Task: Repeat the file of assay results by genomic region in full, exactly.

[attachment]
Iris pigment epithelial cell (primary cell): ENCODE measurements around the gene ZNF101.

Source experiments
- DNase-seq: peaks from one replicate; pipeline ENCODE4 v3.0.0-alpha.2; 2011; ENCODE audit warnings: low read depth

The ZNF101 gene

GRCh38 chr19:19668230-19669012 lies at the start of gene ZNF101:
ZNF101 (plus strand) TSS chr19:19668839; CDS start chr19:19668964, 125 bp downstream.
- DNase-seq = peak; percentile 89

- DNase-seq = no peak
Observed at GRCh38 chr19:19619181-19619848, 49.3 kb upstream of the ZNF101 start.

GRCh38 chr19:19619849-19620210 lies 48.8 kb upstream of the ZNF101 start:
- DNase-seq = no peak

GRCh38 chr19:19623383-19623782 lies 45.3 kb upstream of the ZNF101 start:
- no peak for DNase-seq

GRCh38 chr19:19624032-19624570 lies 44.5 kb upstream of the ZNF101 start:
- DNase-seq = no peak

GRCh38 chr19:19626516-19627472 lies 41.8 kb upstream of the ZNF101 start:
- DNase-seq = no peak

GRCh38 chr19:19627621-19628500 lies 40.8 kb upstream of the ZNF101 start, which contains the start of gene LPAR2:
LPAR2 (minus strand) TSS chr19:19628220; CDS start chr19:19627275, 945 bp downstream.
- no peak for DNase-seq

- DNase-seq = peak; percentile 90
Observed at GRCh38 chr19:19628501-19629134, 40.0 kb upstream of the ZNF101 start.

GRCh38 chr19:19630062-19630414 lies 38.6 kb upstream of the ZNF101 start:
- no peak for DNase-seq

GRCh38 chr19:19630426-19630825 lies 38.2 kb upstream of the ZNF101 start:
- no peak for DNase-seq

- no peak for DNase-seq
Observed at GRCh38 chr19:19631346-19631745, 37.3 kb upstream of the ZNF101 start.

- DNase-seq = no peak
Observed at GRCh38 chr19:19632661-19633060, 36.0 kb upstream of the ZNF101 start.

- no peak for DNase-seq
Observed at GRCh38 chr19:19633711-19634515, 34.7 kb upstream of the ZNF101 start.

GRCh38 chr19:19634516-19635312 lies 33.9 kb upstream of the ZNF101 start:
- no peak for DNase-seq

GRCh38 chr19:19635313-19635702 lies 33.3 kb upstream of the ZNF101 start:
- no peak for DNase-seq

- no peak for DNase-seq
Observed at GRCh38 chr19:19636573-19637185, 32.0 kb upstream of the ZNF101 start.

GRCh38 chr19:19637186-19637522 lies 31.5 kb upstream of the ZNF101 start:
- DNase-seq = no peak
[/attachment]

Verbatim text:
Iris pigment epithelial cell (primary cell): ENCODE measurements around the gene ZNF101.

Source experiments
- DNase-seq: peaks from one replicate; pipeline ENCODE4 v3.0.0-alpha.2; 2011; ENCODE audit warnings: low read depth

The ZNF101 gene

GRCh38 chr19:19668230-19669012 lies at the start of gene ZNF101:
ZNF101 (plus strand) TSS chr19:19668839; CDS start chr19:19668964, 125 bp downstream.
- DNase-seq = peak; percentile 89

- DNase-seq = no peak
Observed at GRCh38 chr19:19619181-19619848, 49.3 kb upstream of the ZNF101 start.

GRCh38 chr19:19619849-19620210 lies 48.8 kb upstream of the ZNF101 start:
- DNase-seq = no peak

GRCh38 chr19:19623383-19623782 lies 45.3 kb upstream of the ZNF101 start:
- no peak for DNase-seq

GRCh38 chr19:19624032-19624570 lies 44.5 kb upstream of the ZNF101 start:
- DNase-seq = no peak

GRCh38 chr19:19626516-19627472 lies 41.8 kb upstream of the ZNF101 start:
- DNase-seq = no peak

GRCh38 chr19:19627621-19628500 lies 40.8 kb upstream of the ZNF101 start, which contains the start of gene LPAR2:
LPAR2 (minus strand) TSS chr19:19628220; CDS start chr19:19627275, 945 bp downstream.
- no peak for DNase-seq

- DNase-seq = peak; percentile 90
Observed at GRCh38 chr19:19628501-19629134, 40.0 kb upstream of the ZNF101 start.

GRCh38 chr19:19630062-19630414 lies 38.6 kb upstream of the ZNF101 start:
- no peak for DNase-seq

GRCh38 chr19:19630426-19630825 lies 38.2 kb upstream of the ZNF101 start:
- no peak for DNase-seq

- no peak for DNase-seq
Observed at GRCh38 chr19:19631346-19631745, 37.3 kb upstream of the ZNF101 start.

- DNase-seq = no peak
Observed at GRCh38 chr19:19632661-19633060, 36.0 kb upstream of the ZNF101 start.

- no peak for DNase-seq
Observed at GRCh38 chr19:19633711-19634515, 34.7 kb upstream of the ZNF101 start.

GRCh38 chr19:19634516-19635312 lies 33.9 kb upstream of the ZNF101 start:
- no peak for DNase-seq

GRCh38 chr19:19635313-19635702 lies 33.3 kb upstream of the ZNF101 start:
- no peak for DNase-seq

- no peak for DNase-seq
Observed at GRCh38 chr19:19636573-19637185, 32.0 kb upstream of the ZNF101 start.

GRCh38 chr19:19637186-19637522 lies 31.5 kb upstream of the ZNF101 start:
- DNase-seq = no peak